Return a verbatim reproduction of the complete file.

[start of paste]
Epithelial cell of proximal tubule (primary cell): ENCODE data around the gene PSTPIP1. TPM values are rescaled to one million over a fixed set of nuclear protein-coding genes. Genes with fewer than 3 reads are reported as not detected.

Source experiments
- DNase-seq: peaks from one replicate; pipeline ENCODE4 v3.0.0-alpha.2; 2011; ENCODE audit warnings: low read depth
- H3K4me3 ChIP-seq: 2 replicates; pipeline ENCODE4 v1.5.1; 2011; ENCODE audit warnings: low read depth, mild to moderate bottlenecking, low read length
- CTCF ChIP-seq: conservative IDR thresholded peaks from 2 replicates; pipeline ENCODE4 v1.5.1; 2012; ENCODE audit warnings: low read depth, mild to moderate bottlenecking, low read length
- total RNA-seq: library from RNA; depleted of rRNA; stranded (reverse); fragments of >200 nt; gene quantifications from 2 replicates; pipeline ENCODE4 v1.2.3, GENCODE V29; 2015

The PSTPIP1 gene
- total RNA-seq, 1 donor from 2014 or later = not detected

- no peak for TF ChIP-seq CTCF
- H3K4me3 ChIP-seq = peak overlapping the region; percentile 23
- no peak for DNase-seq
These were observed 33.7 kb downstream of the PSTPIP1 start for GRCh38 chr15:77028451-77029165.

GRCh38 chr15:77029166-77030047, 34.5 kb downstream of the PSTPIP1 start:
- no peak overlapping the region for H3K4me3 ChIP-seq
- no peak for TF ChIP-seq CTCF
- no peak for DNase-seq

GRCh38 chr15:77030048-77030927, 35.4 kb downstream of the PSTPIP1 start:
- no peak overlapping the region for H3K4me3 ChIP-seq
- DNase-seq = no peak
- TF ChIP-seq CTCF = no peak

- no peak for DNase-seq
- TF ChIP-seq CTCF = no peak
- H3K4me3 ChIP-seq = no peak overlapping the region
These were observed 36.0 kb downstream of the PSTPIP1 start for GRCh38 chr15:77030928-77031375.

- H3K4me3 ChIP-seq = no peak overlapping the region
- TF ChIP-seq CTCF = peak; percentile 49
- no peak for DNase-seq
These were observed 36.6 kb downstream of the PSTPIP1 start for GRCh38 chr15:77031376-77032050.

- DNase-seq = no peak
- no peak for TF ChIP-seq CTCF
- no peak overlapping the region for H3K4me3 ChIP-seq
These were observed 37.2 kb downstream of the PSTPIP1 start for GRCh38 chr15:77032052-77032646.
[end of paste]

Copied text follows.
Epithelial cell of proximal tubule (primary cell): ENCODE data around the gene PSTPIP1. TPM values are rescaled to one million over a fixed set of nuclear protein-coding genes. Genes with fewer than 3 reads are reported as not detected.

Source experiments
- DNase-seq: peaks from one replicate; pipeline ENCODE4 v3.0.0-alpha.2; 2011; ENCODE audit warnings: low read depth
- H3K4me3 ChIP-seq: 2 replicates; pipeline ENCODE4 v1.5.1; 2011; ENCODE audit warnings: low read depth, mild to moderate bottlenecking, low read length
- CTCF ChIP-seq: conservative IDR thresholded peaks from 2 replicates; pipeline ENCODE4 v1.5.1; 2012; ENCODE audit warnings: low read depth, mild to moderate bottlenecking, low read length
- total RNA-seq: library from RNA; depleted of rRNA; stranded (reverse); fragments of >200 nt; gene quantifications from 2 replicates; pipeline ENCODE4 v1.2.3, GENCODE V29; 2015

The PSTPIP1 gene
- total RNA-seq, 1 donor from 2014 or later = not detected

- no peak for TF ChIP-seq CTCF
- H3K4me3 ChIP-seq = peak overlapping the region; percentile 23
- no peak for DNase-seq
These were observed 33.7 kb downstream of the PSTPIP1 start for GRCh38 chr15:77028451-77029165.

GRCh38 chr15:77029166-77030047, 34.5 kb downstream of the PSTPIP1 start:
- no peak overlapping the region for H3K4me3 ChIP-seq
- no peak for TF ChIP-seq CTCF
- no peak for DNase-seq

GRCh38 chr15:77030048-77030927, 35.4 kb downstream of the PSTPIP1 start:
- no peak overlapping the region for H3K4me3 ChIP-seq
- DNase-seq = no peak
- TF ChIP-seq CTCF = no peak

- no peak for DNase-seq
- TF ChIP-seq CTCF = no peak
- H3K4me3 ChIP-seq = no peak overlapping the region
These were observed 36.0 kb downstream of the PSTPIP1 start for GRCh38 chr15:77030928-77031375.

- H3K4me3 ChIP-seq = no peak overlapping the region
- TF ChIP-seq CTCF = peak; percentile 49
- no peak for DNase-seq
These were observed 36.6 kb downstream of the PSTPIP1 start for GRCh38 chr15:77031376-77032050.

- DNase-seq = no peak
- no peak for TF ChIP-seq CTCF
- no peak overlapping the region for H3K4me3 ChIP-seq
These were observed 37.2 kb downstream of the PSTPIP1 start for GRCh38 chr15:77032052-77032646.